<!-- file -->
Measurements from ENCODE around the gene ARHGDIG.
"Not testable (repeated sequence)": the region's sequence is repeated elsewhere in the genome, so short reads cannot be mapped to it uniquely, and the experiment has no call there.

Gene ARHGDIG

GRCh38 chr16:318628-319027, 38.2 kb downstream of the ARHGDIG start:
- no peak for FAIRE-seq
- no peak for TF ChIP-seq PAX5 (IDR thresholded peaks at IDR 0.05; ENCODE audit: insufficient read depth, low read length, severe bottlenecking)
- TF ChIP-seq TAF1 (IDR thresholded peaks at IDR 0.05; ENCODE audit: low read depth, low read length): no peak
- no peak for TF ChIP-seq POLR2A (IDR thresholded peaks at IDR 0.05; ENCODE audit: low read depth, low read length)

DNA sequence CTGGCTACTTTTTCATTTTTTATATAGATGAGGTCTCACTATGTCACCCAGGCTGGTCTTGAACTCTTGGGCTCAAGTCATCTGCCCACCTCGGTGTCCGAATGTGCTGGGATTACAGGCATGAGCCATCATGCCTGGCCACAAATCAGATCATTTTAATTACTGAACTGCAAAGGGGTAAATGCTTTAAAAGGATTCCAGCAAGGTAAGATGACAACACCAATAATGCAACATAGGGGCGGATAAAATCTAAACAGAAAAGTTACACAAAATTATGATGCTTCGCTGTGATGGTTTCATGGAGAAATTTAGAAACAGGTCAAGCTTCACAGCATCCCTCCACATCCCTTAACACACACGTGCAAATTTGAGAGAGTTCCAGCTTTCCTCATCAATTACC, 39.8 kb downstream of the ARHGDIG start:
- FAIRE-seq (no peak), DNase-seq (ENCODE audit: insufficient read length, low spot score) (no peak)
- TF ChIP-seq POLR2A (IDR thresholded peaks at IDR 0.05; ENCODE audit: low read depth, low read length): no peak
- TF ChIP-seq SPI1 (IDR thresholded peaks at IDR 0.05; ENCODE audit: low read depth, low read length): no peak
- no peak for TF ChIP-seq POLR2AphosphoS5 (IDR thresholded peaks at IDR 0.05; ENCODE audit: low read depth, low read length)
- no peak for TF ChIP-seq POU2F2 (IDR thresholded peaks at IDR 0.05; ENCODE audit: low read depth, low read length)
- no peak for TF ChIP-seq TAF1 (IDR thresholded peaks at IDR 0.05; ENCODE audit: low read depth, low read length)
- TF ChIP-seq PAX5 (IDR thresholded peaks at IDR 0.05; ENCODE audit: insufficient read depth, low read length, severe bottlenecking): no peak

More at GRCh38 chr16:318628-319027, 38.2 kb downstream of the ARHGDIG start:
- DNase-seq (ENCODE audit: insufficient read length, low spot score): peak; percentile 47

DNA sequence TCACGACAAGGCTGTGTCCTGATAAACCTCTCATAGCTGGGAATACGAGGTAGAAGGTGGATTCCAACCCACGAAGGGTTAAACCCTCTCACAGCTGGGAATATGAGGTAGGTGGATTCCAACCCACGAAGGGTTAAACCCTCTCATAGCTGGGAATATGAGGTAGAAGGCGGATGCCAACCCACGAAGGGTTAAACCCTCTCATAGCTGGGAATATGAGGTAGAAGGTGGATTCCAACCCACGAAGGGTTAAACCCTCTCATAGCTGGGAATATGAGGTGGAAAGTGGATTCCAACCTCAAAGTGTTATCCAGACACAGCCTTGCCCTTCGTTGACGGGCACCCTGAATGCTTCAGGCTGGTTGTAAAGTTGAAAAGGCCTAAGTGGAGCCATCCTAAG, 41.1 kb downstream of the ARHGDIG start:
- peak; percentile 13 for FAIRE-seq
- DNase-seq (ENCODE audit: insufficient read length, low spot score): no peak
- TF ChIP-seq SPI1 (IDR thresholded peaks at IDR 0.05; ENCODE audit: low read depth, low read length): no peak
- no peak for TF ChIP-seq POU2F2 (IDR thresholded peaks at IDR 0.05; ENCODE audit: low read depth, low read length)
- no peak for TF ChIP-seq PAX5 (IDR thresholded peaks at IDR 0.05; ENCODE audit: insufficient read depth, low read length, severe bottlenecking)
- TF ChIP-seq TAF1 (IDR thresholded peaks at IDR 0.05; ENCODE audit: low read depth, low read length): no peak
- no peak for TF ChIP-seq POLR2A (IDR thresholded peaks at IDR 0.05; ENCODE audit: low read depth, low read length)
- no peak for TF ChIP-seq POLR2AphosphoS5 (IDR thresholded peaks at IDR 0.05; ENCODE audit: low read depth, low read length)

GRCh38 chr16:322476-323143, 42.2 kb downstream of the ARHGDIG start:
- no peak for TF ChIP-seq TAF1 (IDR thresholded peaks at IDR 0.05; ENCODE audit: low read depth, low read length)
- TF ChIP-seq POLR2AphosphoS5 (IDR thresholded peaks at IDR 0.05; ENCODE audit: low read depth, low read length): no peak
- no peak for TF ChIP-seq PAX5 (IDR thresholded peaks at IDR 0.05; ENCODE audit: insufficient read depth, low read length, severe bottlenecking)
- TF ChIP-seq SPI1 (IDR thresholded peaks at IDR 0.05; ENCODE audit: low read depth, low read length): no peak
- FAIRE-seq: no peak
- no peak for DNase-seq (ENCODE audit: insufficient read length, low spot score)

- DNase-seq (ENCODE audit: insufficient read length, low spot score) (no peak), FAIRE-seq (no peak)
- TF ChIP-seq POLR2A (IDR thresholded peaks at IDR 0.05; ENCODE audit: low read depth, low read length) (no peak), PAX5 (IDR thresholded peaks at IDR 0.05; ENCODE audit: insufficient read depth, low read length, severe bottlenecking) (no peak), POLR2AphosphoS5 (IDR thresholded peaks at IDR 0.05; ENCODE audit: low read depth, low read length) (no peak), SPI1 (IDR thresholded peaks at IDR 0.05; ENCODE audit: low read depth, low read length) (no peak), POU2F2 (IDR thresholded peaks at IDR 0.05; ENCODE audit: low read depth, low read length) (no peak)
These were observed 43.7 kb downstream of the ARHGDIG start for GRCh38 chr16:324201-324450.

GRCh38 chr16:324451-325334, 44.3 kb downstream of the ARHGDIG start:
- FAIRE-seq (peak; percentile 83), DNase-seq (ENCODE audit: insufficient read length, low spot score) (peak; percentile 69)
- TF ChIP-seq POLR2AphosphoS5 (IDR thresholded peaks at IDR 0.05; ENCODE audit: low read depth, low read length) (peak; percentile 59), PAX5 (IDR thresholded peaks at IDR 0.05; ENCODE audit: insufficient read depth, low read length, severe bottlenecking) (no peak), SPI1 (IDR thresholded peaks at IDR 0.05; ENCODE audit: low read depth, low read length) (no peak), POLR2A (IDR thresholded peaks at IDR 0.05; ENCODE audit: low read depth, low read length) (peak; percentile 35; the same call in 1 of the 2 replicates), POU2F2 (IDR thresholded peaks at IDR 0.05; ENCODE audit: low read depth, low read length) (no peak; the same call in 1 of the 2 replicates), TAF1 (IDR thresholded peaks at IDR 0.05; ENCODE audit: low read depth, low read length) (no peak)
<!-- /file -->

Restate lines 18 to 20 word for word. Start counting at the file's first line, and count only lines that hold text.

- DNase-seq (ENCODE audit: insufficient read length, low spot score): peak; percentile 47

DNA sequence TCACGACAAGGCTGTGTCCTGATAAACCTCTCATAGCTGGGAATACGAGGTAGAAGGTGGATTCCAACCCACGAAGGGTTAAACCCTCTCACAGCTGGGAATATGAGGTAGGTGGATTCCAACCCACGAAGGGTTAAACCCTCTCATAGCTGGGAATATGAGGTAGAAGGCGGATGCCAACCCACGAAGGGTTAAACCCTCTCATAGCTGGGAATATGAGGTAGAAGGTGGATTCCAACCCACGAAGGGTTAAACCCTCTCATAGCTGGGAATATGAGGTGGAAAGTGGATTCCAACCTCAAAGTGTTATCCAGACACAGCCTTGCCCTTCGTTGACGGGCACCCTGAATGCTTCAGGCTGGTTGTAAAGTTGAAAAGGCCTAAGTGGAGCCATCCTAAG, 41.1 kb downstream of the ARHGDIG start:
- peak; percentile 13 for FAIRE-seq